“You are looking at your own future here,” said Adnan Huskic, a scholar in politics and international relations at the School of Science and Technology in Sarajevo. “We have been dealing with the rise of nationalist populism for years.”
Instead of creating a unitary state, the 1995 agreement that halted the bloodletting in Bosnia — reached in Dayton, Ohio by the leaders of Bosnia, Serbia and Croatia — only entrenched the nationalist elites that prosecuted the war. It divided Bosnia into two “entities” — a Serb-run Republika Srpska and a mixed Muslim-Croat Federation of Bosnia and Herzegovina. At the summit of this ramshackle state stood the presidency, controlled by three elected presidents, one each for Bosnian Serbs, Croats and Muslims, who are known as Bosniaks.
Authority was further subdivided, largely along ethnic lines, with the establishment of 10 local units of government called cantons, each with its own president and set of ministers who duplicate many of the functions of the weak national government.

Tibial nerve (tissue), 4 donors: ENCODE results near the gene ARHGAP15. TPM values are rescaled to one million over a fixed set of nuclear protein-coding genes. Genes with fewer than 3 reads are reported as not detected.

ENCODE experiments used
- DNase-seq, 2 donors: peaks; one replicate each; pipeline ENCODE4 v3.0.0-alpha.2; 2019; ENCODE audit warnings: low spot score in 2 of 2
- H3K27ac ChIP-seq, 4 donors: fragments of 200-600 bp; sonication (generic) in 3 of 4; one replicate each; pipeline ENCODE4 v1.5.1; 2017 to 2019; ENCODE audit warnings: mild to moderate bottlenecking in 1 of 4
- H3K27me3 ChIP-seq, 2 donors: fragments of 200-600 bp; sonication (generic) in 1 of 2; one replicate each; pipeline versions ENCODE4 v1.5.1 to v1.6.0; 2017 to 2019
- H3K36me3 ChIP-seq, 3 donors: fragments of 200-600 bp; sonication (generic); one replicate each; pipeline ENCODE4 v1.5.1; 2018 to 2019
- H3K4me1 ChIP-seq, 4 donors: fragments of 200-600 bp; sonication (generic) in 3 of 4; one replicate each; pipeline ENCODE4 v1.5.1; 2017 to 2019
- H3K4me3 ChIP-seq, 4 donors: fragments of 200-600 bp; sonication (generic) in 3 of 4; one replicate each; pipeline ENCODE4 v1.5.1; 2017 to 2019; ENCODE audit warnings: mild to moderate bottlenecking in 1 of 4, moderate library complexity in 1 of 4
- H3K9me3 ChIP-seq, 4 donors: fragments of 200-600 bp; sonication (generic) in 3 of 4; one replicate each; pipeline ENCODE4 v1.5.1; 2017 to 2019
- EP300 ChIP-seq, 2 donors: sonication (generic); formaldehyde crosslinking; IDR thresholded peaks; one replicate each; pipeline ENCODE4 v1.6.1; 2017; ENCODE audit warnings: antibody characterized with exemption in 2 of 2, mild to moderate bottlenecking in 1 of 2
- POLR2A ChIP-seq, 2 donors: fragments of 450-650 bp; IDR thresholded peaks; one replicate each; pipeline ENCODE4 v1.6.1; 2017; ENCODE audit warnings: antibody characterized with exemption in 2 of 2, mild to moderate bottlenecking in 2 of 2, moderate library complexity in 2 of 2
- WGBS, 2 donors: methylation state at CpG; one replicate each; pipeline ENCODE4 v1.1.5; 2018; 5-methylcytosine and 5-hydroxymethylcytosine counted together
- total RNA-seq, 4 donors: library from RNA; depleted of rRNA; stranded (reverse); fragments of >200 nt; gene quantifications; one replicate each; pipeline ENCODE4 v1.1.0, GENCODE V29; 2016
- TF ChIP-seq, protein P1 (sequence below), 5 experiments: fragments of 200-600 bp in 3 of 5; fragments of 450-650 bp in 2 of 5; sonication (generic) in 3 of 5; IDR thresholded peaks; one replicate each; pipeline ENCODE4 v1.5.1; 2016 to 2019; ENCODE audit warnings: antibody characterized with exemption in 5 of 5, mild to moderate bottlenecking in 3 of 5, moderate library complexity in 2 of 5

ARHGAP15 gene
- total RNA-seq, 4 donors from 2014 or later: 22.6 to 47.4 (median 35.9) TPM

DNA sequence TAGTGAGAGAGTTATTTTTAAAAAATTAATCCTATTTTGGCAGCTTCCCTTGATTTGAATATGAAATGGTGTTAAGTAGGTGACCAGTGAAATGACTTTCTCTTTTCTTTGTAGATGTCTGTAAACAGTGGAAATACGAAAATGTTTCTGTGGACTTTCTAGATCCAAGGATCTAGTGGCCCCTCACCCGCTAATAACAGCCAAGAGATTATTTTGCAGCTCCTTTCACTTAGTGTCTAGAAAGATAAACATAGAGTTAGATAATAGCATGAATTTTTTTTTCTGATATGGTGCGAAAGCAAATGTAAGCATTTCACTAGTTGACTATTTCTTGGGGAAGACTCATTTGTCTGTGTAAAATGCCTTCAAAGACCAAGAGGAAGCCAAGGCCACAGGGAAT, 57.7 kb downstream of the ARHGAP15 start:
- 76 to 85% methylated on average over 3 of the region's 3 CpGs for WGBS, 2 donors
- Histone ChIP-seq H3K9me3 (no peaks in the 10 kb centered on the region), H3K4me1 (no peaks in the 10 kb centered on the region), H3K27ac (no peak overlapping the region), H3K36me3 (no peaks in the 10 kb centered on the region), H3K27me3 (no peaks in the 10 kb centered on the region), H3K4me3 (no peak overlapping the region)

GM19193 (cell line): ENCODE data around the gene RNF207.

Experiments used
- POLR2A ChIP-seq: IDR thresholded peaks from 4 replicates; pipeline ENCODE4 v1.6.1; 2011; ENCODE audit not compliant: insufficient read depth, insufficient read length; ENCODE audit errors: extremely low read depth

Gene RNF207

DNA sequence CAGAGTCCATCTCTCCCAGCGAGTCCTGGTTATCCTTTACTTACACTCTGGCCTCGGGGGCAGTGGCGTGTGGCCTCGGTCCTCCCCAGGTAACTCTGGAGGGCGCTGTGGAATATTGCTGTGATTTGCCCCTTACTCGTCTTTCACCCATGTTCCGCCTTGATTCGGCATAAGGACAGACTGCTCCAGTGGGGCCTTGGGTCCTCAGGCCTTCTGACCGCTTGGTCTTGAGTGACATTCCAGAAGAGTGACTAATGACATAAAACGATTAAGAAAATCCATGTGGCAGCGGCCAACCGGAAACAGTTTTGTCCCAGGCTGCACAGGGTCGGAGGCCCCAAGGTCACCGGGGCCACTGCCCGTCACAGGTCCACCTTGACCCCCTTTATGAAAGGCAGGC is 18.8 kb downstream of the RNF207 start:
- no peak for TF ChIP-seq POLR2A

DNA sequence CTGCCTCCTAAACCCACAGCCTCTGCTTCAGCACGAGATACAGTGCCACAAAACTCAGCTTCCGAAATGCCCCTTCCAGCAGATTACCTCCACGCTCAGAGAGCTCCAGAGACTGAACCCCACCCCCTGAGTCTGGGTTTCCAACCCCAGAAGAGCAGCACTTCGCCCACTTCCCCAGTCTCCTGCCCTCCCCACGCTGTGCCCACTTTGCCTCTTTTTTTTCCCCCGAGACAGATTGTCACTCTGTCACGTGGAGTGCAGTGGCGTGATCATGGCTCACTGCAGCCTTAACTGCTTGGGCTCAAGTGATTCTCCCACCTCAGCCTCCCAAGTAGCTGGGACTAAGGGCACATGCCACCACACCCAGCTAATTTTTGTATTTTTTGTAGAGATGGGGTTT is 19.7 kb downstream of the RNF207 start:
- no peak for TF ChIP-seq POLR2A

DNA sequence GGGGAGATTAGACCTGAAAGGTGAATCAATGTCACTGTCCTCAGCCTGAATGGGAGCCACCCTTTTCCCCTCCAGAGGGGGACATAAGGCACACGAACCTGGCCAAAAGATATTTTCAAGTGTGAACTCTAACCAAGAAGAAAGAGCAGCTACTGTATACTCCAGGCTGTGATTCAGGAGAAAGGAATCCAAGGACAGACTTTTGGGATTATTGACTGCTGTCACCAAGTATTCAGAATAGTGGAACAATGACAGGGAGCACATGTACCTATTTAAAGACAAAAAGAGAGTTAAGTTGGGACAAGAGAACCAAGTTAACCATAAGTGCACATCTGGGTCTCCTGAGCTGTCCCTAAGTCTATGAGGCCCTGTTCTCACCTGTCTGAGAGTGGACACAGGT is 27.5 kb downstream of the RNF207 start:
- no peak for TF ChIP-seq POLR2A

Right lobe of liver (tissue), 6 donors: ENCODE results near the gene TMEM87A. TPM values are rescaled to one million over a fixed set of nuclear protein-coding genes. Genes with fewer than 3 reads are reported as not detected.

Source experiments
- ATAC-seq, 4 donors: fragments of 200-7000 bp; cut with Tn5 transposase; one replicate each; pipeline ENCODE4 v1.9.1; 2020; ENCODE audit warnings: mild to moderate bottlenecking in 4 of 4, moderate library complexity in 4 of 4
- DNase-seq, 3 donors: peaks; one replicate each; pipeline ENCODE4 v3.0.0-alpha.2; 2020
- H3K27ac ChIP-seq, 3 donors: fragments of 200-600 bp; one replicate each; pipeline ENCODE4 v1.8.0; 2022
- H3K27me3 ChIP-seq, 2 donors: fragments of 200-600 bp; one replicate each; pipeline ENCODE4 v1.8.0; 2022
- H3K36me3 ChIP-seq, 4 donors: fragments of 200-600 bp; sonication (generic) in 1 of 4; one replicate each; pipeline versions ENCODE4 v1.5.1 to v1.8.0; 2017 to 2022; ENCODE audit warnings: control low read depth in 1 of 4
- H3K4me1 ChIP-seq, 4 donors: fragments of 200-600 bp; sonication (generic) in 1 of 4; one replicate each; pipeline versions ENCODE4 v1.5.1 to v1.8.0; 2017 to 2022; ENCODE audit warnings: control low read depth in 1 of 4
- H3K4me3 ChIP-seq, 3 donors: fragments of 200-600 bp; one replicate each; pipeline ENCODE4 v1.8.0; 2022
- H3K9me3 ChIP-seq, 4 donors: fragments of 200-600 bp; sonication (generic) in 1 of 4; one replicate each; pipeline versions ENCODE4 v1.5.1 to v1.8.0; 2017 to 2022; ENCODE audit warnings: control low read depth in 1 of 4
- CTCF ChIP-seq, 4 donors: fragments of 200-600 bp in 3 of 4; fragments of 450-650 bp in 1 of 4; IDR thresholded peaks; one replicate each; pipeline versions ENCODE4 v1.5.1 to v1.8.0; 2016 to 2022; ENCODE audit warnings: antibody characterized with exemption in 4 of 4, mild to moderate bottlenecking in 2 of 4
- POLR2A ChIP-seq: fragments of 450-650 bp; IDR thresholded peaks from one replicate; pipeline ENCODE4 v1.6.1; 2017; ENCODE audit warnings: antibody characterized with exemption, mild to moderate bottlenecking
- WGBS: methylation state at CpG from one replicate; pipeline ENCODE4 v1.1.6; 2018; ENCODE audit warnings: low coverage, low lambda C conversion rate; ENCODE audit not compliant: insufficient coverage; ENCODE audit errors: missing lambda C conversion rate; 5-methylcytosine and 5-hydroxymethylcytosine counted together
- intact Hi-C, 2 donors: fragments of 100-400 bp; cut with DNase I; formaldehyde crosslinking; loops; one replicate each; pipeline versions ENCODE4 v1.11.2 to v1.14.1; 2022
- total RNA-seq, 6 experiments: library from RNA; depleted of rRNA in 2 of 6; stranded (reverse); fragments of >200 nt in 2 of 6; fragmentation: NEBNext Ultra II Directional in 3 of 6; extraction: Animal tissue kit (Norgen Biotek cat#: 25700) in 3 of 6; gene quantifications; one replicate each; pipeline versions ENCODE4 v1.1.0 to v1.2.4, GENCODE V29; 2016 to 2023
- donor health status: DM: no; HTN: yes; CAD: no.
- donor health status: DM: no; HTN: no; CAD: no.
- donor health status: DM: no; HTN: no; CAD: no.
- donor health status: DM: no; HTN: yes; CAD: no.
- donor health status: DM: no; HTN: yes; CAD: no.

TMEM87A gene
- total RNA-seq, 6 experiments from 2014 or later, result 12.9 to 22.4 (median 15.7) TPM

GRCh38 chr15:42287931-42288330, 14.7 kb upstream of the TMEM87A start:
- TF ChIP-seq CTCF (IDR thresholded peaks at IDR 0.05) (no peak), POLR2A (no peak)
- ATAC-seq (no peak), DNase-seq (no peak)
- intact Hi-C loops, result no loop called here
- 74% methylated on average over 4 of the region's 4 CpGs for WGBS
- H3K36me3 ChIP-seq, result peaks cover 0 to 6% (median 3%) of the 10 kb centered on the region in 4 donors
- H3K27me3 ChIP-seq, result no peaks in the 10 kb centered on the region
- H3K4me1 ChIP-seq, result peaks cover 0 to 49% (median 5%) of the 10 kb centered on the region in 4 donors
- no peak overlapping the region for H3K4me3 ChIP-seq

Mr. Golos, the Muslim firefighter, said he has many friends across the ethnic boundary and feels no enmity toward Serbs, who started the fighting but have now mostly left the city, or Croats, who rained artillery shells and sniper fire into his neighborhood during the war.
But he worries that, instead of fading, wartime divisions have only hardened. Because of largely segregated schooling, a postwar generation of young Croats and Bosniaks, Mostar’s two main ethnic groups, often know only members of their own group and have little or no shared experience.
“We have moved backwards, not forward,” Mr. Golos said.
His 20-year-old daughter, Amila, attended high school in the same building as Croat students but never mixed with them because students went to classes in shifts — Muslims from 7:30 a.m. and Croats from 2 p.m., a common arrangement in Bosnia.